Youth and Colombia Forests

16 March 2018

James Hansen

Tropical deforestation does more than fuel global climate change, threatening all people.  It also affects life prospects of local youth.  So I am happy to see young people in Colombia stand up for their rights.  Yesterday my legal adviser Dan Galpern filed my Amicus Brief in Colombia to support 25 plaintiffs, youth between ages 7 and 26, who are filing a tutela (guardianship) action, a mechanism that the Colombian Constitution provides to protect fundamental rights of individuals to a dignified life, health, food and water.  The plaintiffs can be seen here.

Deforestation threatens fresh water supplies, as half of the rain that falls in the Colombian Amazon is recycled rain.  The impact of deforestation on ecosystems and freshwater, together with climate change, risks public health by helping spread vector-borne diseases such as dengue, chikungunya and zika.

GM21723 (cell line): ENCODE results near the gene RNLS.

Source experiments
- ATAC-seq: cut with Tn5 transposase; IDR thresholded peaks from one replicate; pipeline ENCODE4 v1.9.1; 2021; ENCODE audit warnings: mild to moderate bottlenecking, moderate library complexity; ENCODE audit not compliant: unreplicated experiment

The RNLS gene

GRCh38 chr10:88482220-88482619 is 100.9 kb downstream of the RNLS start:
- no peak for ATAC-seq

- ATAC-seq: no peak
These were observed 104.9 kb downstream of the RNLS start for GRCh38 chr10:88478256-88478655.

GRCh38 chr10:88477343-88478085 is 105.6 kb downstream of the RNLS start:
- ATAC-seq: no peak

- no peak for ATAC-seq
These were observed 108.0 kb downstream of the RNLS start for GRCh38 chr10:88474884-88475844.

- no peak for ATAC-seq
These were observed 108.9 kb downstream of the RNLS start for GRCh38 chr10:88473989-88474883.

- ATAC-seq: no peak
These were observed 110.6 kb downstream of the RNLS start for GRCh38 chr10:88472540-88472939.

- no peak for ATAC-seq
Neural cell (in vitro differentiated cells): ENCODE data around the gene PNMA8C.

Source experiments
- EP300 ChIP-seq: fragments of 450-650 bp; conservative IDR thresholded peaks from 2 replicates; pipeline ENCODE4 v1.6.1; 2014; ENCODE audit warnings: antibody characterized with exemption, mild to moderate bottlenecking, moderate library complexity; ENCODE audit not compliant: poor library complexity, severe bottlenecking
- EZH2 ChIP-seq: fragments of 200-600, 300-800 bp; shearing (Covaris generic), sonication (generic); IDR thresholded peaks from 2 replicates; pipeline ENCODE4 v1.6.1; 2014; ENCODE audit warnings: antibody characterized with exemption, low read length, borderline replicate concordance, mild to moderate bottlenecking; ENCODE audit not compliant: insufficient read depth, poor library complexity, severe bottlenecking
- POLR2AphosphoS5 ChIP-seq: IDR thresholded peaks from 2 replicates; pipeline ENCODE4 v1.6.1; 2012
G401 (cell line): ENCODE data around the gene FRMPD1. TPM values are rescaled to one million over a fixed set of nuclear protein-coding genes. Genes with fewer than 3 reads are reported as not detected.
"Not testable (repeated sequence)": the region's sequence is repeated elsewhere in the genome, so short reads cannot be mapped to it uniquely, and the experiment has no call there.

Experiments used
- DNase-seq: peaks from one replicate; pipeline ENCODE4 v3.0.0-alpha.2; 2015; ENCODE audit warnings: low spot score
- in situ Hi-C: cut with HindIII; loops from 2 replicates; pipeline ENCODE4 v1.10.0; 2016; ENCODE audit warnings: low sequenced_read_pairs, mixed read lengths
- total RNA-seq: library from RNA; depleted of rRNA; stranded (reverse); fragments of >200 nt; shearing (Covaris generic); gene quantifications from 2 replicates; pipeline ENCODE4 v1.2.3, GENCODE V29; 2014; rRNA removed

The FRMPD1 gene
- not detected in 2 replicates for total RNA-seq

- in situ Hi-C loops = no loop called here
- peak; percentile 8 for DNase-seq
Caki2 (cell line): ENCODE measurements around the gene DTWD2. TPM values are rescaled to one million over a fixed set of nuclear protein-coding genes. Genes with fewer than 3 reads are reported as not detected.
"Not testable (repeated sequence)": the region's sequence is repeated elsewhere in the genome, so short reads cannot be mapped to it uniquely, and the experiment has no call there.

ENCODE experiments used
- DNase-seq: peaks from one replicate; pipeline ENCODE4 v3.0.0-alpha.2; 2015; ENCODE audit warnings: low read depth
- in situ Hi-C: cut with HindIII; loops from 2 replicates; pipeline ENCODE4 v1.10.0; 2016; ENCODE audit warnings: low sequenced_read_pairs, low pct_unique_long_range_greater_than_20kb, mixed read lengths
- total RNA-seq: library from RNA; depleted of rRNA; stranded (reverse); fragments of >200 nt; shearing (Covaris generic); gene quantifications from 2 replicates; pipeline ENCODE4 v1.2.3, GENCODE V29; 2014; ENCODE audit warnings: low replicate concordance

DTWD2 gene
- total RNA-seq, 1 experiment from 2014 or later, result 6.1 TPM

Colombia, in the precatory 2015 Paris climate accord, committed to zero-net deforestation in the Colombian Amazon, the most biodiverse region in the world, by 2020.  Instead the nation allowed deforestation to skyrocket in 2016 by 44 percent.

The legal action of the 25 youth has been filed before the Superior Tribunal of Bogota, with the support of Dejusticia.  Dejusticia is a Colombia-based research and advocacy organization dedicated to the strengthening of the rule of law and the promotion of social justice and human rights in Colombia and the Global South.

The youth are asking the government to formulate an action plan within six months to reach zero-net deforestation in the Colombian Amazon.  Further, they are asking the government for an Intergenerational Agreement in which the authorities will commit to take effective and quantifiable measures to reduce greenhouse gas emissions